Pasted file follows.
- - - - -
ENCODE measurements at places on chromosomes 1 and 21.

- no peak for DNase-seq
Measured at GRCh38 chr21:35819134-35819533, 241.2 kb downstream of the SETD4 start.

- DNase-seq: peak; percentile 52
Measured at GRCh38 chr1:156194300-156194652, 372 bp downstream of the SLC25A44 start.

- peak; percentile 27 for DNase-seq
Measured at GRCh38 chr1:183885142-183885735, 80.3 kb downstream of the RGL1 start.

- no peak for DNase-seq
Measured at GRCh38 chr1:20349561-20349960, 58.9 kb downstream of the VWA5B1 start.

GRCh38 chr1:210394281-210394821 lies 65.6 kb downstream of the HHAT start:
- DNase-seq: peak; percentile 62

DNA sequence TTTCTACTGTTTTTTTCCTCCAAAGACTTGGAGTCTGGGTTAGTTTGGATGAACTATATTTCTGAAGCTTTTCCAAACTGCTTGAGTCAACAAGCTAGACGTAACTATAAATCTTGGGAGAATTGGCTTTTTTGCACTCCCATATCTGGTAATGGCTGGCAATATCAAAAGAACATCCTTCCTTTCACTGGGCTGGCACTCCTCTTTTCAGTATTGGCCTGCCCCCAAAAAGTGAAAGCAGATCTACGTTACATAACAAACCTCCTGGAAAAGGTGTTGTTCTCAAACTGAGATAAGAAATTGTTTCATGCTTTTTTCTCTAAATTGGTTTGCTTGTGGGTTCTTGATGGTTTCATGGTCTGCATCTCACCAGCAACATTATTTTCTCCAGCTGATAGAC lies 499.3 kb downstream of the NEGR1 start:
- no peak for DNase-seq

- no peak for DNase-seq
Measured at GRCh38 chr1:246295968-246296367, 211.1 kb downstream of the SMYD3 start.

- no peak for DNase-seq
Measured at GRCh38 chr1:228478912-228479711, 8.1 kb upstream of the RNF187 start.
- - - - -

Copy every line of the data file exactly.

ENCODE measurements at places on chromosomes 1 and 21.

- no peak for DNase-seq
Measured at GRCh38 chr21:35819134-35819533, 241.2 kb downstream of the SETD4 start.

- DNase-seq: peak; percentile 52
Measured at GRCh38 chr1:156194300-156194652, 372 bp downstream of the SLC25A44 start.

- peak; percentile 27 for DNase-seq
Measured at GRCh38 chr1:183885142-183885735, 80.3 kb downstream of the RGL1 start.

- no peak for DNase-seq
Measured at GRCh38 chr1:20349561-20349960, 58.9 kb downstream of the VWA5B1 start.

GRCh38 chr1:210394281-210394821 lies 65.6 kb downstream of the HHAT start:
- DNase-seq: peak; percentile 62

DNA sequence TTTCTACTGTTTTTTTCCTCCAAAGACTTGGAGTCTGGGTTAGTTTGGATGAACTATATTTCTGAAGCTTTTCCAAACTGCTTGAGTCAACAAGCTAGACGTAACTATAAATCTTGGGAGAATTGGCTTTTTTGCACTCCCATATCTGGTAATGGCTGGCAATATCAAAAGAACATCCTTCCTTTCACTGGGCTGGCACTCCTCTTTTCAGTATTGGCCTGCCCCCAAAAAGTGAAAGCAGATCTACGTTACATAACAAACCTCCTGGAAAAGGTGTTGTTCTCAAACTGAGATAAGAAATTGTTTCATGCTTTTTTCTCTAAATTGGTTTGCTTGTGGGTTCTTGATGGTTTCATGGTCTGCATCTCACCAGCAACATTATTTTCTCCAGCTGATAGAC lies 499.3 kb downstream of the NEGR1 start:
- no peak for DNase-seq

- no peak for DNase-seq
Measured at GRCh38 chr1:246295968-246296367, 211.1 kb downstream of the SMYD3 start.

- no peak for DNase-seq
Measured at GRCh38 chr1:228478912-228479711, 8.1 kb upstream of the RNF187 start.